Have you ever wondered, as a parent, as a child, or perhaps as a college roommate, what the police can do when you call 911 on behalf of another? In Stricker v. Twp. of Cambridge, Case No. 11-1998 (6th Cir. Jan. 14, 2013), the Sixth Circuit published a decision clarifying that the police do not need a warrant to enter and search your home when responding to a 911 call on behalf of an injured person where there is evidence that someone may be hurt. Moreover, the police can enter not only to ensure the safety of the injured individual, but can also search the entire house for the cause of the medical emergency.
In this case, the mother of Andrew Stricker called 911 because she believed that her son had taken some type of drug and he was non-responsive. The police showed up before an ambulance and tried to enter the Stricker's home, but Mr. and Mrs. Stricker changed their mind and did not believe that their son needed attention. The police, seeing Andrew's pale look and poor condition, knowing that Andrew had been arrested for heroin use before, and believing it was necessary to administer medical help to Andrew, used force to enter the Strickers' home. In the process of doing so, the police searched the entire house, including anywhere potential drugs could have been located.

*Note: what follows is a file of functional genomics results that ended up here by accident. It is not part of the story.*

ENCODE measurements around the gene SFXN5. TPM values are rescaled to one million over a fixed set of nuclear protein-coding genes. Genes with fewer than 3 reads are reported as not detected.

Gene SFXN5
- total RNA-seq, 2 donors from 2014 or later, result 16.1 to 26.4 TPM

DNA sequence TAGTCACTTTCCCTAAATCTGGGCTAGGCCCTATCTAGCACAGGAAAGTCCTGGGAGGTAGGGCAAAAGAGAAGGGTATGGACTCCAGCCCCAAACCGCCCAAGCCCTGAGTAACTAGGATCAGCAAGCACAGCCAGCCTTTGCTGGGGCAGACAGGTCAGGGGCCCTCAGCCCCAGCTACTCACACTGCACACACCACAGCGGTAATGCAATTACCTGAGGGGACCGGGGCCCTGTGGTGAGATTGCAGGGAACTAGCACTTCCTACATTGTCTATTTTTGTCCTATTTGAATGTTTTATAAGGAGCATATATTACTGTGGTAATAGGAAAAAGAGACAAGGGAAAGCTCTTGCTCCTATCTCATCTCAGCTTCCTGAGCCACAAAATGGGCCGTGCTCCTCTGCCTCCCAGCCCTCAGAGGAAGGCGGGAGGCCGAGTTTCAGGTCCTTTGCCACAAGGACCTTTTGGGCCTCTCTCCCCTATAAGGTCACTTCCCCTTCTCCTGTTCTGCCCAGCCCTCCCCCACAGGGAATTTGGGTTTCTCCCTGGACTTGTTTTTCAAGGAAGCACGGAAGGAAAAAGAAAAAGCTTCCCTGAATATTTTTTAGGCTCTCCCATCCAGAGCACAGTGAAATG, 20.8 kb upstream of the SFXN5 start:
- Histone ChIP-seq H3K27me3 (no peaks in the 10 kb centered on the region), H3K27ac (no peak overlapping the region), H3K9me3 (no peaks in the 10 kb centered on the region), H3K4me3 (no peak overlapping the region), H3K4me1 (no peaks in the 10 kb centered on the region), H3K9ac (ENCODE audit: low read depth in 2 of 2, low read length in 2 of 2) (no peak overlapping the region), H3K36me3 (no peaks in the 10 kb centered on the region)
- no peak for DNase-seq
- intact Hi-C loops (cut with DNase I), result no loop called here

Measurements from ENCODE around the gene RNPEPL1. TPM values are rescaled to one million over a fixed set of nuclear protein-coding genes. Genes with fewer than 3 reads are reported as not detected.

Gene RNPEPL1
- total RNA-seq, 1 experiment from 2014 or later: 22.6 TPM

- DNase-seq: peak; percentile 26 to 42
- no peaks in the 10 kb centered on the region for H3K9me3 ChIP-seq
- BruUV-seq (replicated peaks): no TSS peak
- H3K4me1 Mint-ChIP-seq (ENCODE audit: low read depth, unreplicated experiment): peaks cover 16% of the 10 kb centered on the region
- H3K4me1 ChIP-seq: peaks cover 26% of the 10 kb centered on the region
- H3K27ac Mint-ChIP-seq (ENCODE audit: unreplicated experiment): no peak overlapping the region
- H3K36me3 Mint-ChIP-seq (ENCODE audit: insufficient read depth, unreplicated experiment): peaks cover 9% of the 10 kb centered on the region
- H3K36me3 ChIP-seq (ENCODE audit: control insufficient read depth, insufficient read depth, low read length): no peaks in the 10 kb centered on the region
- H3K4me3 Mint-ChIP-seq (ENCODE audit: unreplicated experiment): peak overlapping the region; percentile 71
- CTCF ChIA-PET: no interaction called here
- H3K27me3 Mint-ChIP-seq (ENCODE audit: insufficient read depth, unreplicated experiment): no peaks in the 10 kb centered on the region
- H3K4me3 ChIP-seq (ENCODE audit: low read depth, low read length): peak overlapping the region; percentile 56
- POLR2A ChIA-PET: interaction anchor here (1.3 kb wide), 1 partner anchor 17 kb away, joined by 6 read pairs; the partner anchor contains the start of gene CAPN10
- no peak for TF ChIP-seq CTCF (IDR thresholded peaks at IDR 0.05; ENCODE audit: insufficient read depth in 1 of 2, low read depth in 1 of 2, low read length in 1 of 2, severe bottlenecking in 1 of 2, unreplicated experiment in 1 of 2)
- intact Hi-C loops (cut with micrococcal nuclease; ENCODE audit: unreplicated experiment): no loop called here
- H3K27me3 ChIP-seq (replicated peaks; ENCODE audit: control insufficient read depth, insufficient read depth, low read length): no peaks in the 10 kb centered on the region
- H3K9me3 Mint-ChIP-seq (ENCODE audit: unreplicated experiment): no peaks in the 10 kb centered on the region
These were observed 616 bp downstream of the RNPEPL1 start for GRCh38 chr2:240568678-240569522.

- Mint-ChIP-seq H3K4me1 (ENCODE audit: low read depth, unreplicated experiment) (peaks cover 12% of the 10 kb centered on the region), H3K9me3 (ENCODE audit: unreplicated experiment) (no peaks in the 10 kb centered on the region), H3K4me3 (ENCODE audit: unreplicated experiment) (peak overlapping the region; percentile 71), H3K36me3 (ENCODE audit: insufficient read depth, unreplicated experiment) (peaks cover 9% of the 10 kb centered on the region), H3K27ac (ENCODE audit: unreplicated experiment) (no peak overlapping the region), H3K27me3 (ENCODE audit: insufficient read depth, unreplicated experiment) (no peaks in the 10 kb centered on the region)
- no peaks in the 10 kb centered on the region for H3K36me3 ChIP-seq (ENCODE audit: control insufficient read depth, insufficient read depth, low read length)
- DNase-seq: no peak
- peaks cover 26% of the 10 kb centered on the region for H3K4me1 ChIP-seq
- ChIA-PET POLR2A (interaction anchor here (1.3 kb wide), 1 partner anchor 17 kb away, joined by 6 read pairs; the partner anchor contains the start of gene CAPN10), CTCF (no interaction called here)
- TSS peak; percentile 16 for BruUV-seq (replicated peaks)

The Strickers filed a complaint alleging that the police violated the Strickers' Fourth Amendment right by illegally entering their house and illegally searching their premises. The Sixth Circuit affirmed the district court's dismissal of the case, concluding that the police had an objectively reasonable belief that an exigent circumstance existed—i.e., a medical emergency—for the police to enter. The Sixth Circuit also agreed that the police had the right to perform a protective sweep for individuals and a search of the bedroom and drawers for clues as to what Andrew ingested in order to aid in his treatment.